Such an error of law occurred here. Rule 54(c) of the Federal Rules of Civil Procedure directs that “[e]very [non-default] final judgment should grant the relief to which each party is entitled.” While most stages of litigation provide an opportunity for at least a little bit of contention, once a court determines what relief the parties are entitled to, what gets included in the judgment is not up for grabs. As a matter of law, the district court's judgment must grant the relief-no more, no less, and nothing else-that the court has determined the parties are entitled to. See Carter Oil Co. v. McCasland, 190 F.2d 887, 892 (10th Cir.1951) (“Under Rule 54(c) ․ it is the duty of the court to grant the relief to which a party is entitled․”); 10 Charles Alan Wright, Arthur R. Miller, Mary Kay Kane, Fed. Prac. & Proc. § 2664 (3d ed.1998). And by the end of the merits litigation in this case, the district court had found Regional Air entitled to two forms of relief: 1) for the damage done to the tractor trailer and early storage costs, Regional Air was entitled to the umpire's appraisal award (no more, no less); and 2) for additional storage costs incurred after December 2001, the company was entitled to the $12,000 awarded by the jury. Both these forms of relief should have been reflected in the court's final judgment as a matter of law.
Admittedly, Regional Air set out-and failed-to win more. Regional Air sought to undo the umpire's award by showing that the award was induced by fraud, mistake, or misconduct, and the company's showing failed utterly on that front. But none of this alters the fact that the district court's orders were clear and unequivocal in holding that, unless the company could show fraud, mistake, or misconduct, the umpire's award was the relief (and the only relief) to which Regional Air was lawfully entitled for the damage done to its tractor trailer and for its early storage costs. The company was entitled to a judgment reflecting that fact.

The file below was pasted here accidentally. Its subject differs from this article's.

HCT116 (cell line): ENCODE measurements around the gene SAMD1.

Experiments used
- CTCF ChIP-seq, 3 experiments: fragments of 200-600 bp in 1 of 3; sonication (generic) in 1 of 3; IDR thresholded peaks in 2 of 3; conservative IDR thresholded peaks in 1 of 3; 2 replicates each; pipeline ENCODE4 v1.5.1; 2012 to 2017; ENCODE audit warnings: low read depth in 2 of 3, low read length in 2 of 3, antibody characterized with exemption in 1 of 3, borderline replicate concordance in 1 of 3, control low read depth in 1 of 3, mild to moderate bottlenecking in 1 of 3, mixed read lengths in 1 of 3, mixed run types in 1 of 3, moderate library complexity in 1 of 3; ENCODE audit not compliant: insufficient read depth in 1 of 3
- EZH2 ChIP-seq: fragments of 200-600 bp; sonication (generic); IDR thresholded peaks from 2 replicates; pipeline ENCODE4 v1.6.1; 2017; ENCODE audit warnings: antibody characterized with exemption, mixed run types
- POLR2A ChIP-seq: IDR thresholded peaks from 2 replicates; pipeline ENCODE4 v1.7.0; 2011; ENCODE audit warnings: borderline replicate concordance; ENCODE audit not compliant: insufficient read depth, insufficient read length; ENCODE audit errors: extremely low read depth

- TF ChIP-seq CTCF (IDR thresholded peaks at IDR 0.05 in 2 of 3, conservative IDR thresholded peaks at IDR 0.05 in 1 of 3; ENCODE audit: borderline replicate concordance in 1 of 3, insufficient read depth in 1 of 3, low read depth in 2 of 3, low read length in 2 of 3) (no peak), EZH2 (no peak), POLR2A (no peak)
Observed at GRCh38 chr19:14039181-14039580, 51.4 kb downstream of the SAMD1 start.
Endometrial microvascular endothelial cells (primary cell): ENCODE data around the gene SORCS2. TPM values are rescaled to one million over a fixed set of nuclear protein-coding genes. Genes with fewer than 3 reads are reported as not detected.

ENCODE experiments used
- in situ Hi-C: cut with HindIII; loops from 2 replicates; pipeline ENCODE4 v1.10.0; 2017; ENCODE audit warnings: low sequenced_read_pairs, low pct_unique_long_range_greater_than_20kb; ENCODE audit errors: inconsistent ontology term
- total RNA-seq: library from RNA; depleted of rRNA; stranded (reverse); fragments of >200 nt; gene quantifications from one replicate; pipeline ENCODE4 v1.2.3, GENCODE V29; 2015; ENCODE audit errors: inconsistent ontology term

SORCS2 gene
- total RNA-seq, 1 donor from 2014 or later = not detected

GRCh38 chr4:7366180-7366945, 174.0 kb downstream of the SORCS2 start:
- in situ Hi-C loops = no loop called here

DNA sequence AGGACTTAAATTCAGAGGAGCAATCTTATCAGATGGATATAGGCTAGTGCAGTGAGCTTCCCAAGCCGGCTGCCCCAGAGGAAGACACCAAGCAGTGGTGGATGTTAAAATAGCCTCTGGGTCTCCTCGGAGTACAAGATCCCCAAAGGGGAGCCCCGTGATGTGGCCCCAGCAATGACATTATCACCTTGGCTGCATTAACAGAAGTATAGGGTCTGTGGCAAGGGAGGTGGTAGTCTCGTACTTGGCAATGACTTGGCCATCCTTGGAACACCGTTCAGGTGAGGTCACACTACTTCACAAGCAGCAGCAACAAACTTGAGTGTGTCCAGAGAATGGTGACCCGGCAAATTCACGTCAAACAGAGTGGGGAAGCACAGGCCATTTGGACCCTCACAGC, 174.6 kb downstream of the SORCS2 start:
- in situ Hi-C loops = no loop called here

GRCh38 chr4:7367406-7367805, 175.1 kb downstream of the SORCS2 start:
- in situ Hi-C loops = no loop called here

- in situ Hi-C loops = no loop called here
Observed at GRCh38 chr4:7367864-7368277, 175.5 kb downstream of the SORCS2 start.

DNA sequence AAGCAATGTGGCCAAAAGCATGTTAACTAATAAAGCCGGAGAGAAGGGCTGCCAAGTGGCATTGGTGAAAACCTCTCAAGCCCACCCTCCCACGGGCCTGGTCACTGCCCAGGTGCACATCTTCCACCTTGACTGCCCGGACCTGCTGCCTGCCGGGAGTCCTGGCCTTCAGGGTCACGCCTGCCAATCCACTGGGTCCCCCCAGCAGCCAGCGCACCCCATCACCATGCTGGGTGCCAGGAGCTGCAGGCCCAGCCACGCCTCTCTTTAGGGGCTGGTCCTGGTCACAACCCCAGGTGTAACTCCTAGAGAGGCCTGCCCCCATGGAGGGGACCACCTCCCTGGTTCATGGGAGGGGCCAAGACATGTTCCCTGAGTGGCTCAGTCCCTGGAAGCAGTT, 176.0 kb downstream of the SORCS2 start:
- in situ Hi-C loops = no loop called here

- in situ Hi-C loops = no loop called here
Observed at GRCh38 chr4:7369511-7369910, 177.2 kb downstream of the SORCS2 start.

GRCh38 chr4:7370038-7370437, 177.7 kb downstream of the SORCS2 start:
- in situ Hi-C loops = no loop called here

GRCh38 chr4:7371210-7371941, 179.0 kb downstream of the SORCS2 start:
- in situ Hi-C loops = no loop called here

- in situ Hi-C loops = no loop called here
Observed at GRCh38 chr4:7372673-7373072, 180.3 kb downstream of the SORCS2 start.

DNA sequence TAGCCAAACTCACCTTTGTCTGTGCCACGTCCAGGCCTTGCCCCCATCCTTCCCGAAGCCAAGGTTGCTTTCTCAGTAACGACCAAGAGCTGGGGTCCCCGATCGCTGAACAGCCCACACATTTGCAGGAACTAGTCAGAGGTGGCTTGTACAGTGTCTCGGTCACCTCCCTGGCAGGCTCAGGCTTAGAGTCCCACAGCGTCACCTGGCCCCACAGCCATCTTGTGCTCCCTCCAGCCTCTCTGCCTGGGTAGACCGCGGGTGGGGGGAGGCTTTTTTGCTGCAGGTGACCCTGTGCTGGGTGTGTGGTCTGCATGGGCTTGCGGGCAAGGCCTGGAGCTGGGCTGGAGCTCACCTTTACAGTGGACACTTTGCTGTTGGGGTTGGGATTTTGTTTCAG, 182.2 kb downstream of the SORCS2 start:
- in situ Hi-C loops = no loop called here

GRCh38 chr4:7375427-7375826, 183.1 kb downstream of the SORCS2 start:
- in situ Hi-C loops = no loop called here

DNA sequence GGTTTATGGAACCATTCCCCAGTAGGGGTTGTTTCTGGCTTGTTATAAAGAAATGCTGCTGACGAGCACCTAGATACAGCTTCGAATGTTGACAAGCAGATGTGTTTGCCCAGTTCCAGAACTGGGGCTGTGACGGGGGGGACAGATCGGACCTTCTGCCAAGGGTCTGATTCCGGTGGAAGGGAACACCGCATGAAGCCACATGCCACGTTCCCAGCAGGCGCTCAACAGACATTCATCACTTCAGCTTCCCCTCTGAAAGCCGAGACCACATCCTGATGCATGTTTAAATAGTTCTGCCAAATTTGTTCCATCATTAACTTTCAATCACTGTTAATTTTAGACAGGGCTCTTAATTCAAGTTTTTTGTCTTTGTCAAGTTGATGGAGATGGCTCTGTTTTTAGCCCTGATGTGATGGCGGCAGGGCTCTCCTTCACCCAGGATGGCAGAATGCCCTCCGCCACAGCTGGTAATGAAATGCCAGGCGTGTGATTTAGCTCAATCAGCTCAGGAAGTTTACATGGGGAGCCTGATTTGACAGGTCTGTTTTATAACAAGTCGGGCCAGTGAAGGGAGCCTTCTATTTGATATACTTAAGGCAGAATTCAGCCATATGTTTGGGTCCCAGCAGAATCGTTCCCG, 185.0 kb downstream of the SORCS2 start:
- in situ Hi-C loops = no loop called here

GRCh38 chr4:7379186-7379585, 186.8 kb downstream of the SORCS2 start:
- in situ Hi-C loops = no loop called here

The district court's § 3629 analysis illustrates our point. After having held that the appraisal award should not be part of the judgment, the district court proceeded to declare Regional Air the prevailing party under § 3629. Yet, the district court could find Regional Air the prevailing party only by aggregating the appraisal award with the storage costs verdict. (Without doing so, Regional Air's recovery would have been less than Canal's final written settlement offer, making Canal the prevailing party.) We agree with the course the district court took in its § 3629 analysis, aggregating Regional Air's two awards. But that course illustrates how the district court erred in refusing to amend the judgment. When conducting a § 3629 prevailing party inquiry, a court is limited by statute to comparing the insurer's settlement offer against the judgment achieved by the insured. In its § 3629 analysis, the district court appeared implicitly to consider the appraisal award part of its judgment. And what the court implicitly recognized in its § 3629 analysis should have also been recognized explicitly in its judgment.
With a proper judgment for Regional Air-one reflecting both the $44,494.14 appraisal award and the $12,000 verdict for storage charges-the question who prevailed for purposes of § 3629 becomes straightforward: Regional Air received a judgment for $56,494.14; this is more than Canal's highest settlement offer of $49,494.14; thus, Regional Air is the prevailing party, just as the district court concluded.
Of course, Canal disputes this, suggesting that it is the true prevailing party. To reach the conclusion it does, however, Canal must (and must ask us to) split in two the relief Regional Air won. According to Canal, Regional Air's claim for storage costs under the insurance policy is “entirely separate” from its claim under the policy for the loss of the truck itself. Aple. Br. at 17. Under Canal's theory, the $49,494.14 pre-trial settlement offer should be measured against only the $44,494.14 portion of the judgment enforcing the appraisal award-and thus Canal, not Regional Air, should be deemed the prevailing party.